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Re: Capital

Postby Forest_Dump on February 8th, 2019, 9:38 am 

There is of course tons of room for debate and no doubt definitions often get rewritten to serve individuals arguments but capital never simply self multiplies (with the odd exception of things like wild stock such as "sea stored fish") but only multiplies profits with the application of labour. So yeah a digging stick counts as much as intellectual property rights, ownership of lond, mills and forges, looms, robots and rocket boosters. But all require labour and some measure of control over the outcome.
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Re: Capital

Postby Serpent on February 8th, 2019, 1:20 pm 

Forest_Dump » February 8th, 2019, 8:38 am wrote:There is of course tons of room for debate and no doubt definitions often get rewritten to serve individuals arguments

I wonder whether I ought to take umbrage at that...

but capital never simply self multiplies (with the odd exception of things like wild stock such as "sea stored fish") but only multiplies profits with the application of labour.

Of course. Only, it's somebody else's labour (plus time, plus luck). For the capitalist himself, it's the money that does the work. The financier buys stock (risks losing his money) in the entrepreneur's effort (on the expectation that they will turn natural resources+labour into a saleable product, and so bring in more money than he put out. )
Stocks are sold, bought, traded and the dividends collected by a whole lot of people who have never been near the goldmine or factory they own, who don't even know half the time what they're invested in; their broker just goes and does it for them. Capital may be invested in precious metals, art, land, wine, spices, tulip bulbs; skin-care clinics, fashion design, football teams, and theatrical productions - anything that's expected to appreciate in value and/or earn profits. In no instance does the investor dig up gold, ferment grapes or prance about in a wig. Capital may also be put to work more safely in government bonds, mortgages, or pay-day loans. Also RRSP's and pension funds (which mean you put it in an investment pool: the bank lends it out and collects interest on your behalf, after skimming off its own fee. Then there are lottery tickets, the poor man's venture capitalism.

So yeah a digging stick counts as much as intellectual property rights, ownership of lond, mills and forges, looms, robots and rocket boosters. But all require labour and some measure of control over the outcome.

- The digging stick is a tool and a personal possession. It becomes a capital asset only if the owner digs commercially - that is, charges other people a fee for digging their holes. He's the entrepreneur. If another man, who does no actual digging, bought the stick for him, that man is the investor and the guy with the digging stick has to give him a portion of his earnings, while the capitalist sits under a tree.
- Intellectual property rights is a legal concept; the government acknowledges your original work, so that if somebody else tries to pass it off as their own, you can sue them. (Good luck!)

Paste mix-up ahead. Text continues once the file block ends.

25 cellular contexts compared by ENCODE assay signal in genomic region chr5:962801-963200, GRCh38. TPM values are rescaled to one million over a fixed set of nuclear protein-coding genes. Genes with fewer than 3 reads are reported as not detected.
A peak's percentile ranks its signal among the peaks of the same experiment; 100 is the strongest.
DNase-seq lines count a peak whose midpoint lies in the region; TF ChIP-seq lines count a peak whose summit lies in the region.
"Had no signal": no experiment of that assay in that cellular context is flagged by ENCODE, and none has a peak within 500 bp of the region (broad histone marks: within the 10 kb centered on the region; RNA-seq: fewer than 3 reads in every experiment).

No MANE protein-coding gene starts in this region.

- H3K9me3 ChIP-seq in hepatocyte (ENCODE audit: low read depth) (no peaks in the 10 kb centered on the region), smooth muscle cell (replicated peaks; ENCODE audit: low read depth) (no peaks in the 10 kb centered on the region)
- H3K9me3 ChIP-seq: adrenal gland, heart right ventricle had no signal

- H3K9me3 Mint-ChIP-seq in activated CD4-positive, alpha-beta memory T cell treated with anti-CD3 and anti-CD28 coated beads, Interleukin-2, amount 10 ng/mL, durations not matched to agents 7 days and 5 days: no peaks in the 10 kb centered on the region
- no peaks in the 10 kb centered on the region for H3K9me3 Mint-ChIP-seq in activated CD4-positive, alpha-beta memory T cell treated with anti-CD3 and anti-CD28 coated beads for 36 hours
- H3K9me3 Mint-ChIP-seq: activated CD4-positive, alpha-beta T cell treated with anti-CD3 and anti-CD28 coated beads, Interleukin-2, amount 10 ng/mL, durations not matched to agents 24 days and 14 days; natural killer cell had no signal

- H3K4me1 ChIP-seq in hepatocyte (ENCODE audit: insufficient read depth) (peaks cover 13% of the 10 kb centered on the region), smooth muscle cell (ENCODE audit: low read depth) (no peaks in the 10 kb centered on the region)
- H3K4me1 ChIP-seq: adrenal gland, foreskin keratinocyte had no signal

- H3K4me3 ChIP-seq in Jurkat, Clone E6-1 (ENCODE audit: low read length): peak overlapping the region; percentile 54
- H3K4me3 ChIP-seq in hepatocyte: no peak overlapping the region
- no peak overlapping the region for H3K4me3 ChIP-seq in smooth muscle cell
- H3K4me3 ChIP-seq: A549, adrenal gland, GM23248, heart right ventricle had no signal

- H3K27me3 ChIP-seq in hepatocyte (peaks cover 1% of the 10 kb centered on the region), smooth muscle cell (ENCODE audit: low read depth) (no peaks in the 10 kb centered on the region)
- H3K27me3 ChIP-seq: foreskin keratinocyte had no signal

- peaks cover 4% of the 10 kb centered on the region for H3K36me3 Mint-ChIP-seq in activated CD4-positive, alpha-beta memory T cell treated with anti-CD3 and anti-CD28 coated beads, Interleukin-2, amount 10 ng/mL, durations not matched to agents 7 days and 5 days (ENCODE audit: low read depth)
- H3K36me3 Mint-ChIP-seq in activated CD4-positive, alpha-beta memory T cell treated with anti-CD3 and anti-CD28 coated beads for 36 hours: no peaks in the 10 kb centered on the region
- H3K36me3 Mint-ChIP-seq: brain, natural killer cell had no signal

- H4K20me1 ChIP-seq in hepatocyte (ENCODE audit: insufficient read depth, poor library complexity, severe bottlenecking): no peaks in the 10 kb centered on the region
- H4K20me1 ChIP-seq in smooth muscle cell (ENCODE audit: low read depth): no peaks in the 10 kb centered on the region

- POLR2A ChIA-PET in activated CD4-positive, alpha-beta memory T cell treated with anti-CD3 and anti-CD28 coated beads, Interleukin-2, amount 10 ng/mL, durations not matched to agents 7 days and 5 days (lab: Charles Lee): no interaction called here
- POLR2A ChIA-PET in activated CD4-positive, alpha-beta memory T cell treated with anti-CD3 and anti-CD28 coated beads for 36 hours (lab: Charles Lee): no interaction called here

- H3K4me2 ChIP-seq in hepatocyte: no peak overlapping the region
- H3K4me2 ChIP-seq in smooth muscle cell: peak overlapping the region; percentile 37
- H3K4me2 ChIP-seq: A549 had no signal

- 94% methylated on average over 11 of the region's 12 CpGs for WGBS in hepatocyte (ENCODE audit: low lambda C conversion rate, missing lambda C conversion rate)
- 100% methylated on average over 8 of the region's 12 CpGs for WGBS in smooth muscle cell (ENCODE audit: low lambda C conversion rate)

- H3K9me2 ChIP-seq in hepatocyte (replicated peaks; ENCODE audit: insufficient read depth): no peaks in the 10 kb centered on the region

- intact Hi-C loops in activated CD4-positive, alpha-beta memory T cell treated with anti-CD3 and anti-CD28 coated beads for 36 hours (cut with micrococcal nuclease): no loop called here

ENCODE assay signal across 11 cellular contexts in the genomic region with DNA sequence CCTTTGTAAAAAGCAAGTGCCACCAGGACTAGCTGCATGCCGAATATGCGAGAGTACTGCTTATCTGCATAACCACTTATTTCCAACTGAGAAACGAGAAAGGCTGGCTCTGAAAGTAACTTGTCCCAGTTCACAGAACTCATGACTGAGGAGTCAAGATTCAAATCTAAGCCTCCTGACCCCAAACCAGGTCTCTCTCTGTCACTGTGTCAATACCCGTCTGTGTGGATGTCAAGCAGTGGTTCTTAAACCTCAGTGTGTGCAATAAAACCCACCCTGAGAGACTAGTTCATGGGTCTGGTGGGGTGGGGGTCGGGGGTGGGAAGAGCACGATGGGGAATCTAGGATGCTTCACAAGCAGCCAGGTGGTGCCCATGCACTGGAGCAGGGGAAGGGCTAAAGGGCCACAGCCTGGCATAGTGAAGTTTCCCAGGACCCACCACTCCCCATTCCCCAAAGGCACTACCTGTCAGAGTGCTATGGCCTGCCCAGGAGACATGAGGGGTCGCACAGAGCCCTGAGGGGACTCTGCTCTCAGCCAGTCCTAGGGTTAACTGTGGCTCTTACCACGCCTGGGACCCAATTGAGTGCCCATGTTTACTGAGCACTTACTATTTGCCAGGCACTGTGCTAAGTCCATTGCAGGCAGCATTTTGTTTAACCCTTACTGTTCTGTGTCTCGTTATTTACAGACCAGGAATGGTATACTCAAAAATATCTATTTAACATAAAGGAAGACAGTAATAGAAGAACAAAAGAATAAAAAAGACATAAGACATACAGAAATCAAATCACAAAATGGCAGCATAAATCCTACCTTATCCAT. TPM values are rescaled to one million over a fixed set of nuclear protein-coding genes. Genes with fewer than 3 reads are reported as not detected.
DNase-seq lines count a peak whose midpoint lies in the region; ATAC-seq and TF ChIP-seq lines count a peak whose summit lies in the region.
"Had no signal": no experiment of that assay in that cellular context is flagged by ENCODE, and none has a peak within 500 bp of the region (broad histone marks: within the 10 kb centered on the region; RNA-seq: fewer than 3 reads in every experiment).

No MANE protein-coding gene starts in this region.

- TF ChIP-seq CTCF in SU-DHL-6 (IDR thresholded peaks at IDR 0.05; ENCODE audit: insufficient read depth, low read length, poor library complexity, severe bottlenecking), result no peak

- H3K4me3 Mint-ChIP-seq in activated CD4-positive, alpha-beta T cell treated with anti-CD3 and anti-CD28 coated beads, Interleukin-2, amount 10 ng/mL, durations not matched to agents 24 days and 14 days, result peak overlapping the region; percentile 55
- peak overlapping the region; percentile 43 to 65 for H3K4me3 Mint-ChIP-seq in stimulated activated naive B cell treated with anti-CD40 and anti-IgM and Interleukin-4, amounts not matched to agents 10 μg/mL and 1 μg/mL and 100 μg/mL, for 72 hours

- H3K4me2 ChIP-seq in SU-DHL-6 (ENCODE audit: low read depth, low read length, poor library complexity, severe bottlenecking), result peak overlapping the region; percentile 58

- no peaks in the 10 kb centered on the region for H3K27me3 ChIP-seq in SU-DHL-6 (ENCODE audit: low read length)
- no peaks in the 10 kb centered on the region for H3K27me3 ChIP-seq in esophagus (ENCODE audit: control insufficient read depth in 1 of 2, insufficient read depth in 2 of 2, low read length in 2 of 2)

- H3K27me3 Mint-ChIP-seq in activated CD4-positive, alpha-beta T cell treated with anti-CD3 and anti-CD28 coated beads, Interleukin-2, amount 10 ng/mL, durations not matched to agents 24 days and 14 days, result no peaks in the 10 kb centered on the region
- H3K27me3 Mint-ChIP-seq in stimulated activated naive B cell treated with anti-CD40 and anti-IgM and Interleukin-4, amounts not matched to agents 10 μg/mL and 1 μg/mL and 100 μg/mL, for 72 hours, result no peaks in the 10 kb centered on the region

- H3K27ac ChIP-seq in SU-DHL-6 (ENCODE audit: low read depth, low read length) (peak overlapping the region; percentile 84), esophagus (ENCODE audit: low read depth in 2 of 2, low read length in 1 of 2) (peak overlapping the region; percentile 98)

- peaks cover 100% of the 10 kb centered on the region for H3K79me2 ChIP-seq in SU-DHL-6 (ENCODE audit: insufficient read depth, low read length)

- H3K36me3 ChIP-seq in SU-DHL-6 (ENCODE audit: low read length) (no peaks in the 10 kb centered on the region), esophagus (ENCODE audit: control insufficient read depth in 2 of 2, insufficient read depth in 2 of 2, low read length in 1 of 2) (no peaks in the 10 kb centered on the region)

- Ownership of land is not capital investment unless the owner rents out that land for other people to work, and collects rent or a share of their crop in return for the use of that land.
- Ownership of a forge or mill is simple proprietorship by a tradesman if he does all his own work and sells his product to earn a living, or by an entrepreneur who employs other people to work with or for him and pays them wages, and may or may not make a profit (earnings above the operating costs, taxes and payroll). In those cases, the forge or mill is a capital asset. If the forge or mill was bought with borrowed money (investment capital or bank mortgage) then the capitalist behind that investment collects a quarterly dividend or monthly interest (compound, usually, which interest on the interest) without beating a single gatepost or warping a single loom.
- Robots and rocket boosters are usually owned by biggish corporate or military organizations and the role of that equipment in their operation is far beyond me to characterize.
- Labour is certainly required, with or without capital, to produce anything; some degree of control is presumed by humans undertaking any endeavour, with or without capital.
The fact remains: capital is surplus money (not in circulation to pay workers or buy pants) employed in one particular way: to promote some enterprise which will return more money.

Lomax -- That may well be the nomenclature but it is by the by: the debate between capitalism and socialism is about that form of money which self-appreciates.

You can't have a debate without a common vocabulary. A lot of people think capitalism is the same as monetarism is the same as commerce.
Capital - ism is a political ideology centered on economic growth.
Socialism is a political ideology centered on the welfare of the society as a whole.
It's hard to administer any modern country without some mixture of the two.

So, what's the question of the debate?
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Re: Capital

Postby Lomax on February 8th, 2019, 6:22 pm